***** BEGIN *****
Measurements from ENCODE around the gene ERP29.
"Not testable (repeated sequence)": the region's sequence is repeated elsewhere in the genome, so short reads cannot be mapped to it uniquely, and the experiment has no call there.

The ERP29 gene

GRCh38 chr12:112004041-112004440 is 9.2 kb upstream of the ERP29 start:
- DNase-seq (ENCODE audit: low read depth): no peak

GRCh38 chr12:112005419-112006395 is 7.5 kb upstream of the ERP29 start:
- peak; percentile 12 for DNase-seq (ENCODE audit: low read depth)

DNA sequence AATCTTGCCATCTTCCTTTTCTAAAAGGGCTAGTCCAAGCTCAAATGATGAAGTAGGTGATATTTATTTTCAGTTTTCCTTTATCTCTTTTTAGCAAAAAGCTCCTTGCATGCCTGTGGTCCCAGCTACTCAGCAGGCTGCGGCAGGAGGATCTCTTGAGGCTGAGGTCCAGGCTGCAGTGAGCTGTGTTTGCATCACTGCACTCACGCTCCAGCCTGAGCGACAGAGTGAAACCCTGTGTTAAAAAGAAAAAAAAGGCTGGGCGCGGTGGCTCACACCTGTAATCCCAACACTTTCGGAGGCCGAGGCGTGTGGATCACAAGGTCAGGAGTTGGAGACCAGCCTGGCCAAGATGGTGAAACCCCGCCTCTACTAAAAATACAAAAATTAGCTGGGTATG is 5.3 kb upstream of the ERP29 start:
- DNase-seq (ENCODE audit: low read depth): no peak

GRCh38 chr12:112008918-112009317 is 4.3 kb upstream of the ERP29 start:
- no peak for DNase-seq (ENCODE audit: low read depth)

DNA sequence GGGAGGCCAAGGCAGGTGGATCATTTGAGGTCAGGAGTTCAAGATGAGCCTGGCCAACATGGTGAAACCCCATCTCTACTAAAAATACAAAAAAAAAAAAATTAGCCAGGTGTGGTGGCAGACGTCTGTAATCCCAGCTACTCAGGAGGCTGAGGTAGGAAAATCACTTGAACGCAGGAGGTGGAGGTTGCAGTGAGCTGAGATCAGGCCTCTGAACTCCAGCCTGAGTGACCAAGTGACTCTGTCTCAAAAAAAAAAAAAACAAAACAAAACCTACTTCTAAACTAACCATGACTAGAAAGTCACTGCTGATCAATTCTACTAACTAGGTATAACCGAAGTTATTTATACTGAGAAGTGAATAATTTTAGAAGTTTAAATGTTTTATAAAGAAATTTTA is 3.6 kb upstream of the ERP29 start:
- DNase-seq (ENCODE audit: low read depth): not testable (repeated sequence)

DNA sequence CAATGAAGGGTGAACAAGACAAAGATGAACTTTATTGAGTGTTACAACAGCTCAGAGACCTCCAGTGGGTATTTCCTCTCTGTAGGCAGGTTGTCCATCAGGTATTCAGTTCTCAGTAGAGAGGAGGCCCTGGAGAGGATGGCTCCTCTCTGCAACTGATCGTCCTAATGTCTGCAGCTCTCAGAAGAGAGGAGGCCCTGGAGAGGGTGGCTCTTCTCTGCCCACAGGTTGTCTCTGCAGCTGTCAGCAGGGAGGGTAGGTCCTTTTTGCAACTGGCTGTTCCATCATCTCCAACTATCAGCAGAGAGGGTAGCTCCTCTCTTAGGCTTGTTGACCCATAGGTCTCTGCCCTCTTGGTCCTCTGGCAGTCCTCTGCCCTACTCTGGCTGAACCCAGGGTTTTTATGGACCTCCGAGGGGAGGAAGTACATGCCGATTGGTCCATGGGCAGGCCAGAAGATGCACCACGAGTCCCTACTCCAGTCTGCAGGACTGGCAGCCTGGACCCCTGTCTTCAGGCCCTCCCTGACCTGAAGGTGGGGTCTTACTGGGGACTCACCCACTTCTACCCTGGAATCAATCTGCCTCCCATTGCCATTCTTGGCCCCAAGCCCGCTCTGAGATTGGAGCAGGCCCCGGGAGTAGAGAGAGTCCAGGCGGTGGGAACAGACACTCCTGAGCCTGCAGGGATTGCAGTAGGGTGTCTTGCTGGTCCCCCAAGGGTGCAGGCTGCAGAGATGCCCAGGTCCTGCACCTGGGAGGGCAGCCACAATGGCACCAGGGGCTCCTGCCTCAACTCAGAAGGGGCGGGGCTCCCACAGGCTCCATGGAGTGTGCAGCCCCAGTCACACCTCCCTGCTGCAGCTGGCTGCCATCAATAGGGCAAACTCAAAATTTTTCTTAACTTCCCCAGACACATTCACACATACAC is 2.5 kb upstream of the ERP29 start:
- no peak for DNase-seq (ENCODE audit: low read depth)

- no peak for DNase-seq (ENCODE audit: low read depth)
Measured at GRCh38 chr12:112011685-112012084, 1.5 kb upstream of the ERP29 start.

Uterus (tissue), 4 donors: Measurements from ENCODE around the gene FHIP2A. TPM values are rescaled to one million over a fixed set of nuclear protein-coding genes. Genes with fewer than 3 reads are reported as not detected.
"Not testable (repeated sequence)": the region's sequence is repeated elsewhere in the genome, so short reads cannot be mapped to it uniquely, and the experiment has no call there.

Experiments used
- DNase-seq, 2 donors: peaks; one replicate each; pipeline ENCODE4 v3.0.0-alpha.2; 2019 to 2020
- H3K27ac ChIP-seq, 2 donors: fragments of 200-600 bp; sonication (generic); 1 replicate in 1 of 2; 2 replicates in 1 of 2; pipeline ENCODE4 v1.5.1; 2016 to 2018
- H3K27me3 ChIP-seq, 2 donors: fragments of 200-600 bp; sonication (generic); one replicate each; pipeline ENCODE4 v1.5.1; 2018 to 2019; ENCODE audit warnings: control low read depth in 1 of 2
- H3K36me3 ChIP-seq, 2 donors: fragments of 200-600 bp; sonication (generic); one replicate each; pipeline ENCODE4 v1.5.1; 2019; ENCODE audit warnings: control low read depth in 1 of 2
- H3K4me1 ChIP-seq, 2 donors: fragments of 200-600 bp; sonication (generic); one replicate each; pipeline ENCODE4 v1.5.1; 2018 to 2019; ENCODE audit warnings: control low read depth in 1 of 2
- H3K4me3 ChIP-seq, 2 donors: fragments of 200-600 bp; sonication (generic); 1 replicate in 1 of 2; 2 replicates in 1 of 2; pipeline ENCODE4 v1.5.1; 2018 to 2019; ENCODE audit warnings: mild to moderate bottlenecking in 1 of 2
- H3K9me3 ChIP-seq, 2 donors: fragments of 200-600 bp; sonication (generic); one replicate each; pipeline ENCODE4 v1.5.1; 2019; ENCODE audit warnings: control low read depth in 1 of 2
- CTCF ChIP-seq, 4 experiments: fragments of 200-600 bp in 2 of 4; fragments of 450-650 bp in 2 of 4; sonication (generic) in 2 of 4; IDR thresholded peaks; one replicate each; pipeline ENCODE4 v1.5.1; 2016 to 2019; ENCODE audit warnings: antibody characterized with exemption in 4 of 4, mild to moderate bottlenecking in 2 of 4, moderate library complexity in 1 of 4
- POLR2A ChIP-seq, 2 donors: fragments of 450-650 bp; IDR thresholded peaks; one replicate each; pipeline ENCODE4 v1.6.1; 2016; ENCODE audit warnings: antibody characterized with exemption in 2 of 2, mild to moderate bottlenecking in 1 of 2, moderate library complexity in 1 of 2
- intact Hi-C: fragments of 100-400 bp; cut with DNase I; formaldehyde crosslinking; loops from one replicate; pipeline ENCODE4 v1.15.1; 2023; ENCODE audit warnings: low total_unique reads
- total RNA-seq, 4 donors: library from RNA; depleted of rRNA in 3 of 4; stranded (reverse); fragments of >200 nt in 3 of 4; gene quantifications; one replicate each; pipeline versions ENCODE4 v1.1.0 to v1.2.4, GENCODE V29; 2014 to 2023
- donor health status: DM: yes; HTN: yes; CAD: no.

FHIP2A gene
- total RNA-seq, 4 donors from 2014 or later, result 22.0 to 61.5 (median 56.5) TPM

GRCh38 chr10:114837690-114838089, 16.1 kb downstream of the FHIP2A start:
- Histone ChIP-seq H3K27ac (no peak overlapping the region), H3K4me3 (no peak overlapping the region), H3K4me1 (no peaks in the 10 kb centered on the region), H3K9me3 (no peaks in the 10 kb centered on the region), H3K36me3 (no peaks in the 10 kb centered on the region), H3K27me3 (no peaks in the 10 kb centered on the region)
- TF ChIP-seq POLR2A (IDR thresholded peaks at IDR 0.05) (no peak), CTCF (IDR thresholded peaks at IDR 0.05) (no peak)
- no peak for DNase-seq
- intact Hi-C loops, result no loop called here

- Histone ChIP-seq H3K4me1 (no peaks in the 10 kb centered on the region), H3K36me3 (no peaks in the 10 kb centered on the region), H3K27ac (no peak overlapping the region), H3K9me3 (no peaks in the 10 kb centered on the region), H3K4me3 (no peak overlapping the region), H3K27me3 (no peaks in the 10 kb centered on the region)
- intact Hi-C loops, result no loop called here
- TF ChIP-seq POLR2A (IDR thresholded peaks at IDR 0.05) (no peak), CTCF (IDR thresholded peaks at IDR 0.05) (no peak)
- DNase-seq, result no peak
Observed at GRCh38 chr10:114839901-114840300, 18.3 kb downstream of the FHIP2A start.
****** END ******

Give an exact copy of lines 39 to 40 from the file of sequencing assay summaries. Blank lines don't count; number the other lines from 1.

- intact Hi-C loops, result no loop called here

- Histone ChIP-seq H3K4me1 (no peaks in the 10 kb centered on the region), H3K36me3 (no peaks in the 10 kb centered on the region), H3K27ac (no peak overlapping the region), H3K9me3 (no peaks in the 10 kb centered on the region), H3K4me3 (no peak overlapping the region), H3K27me3 (no peaks in the 10 kb centered on the region)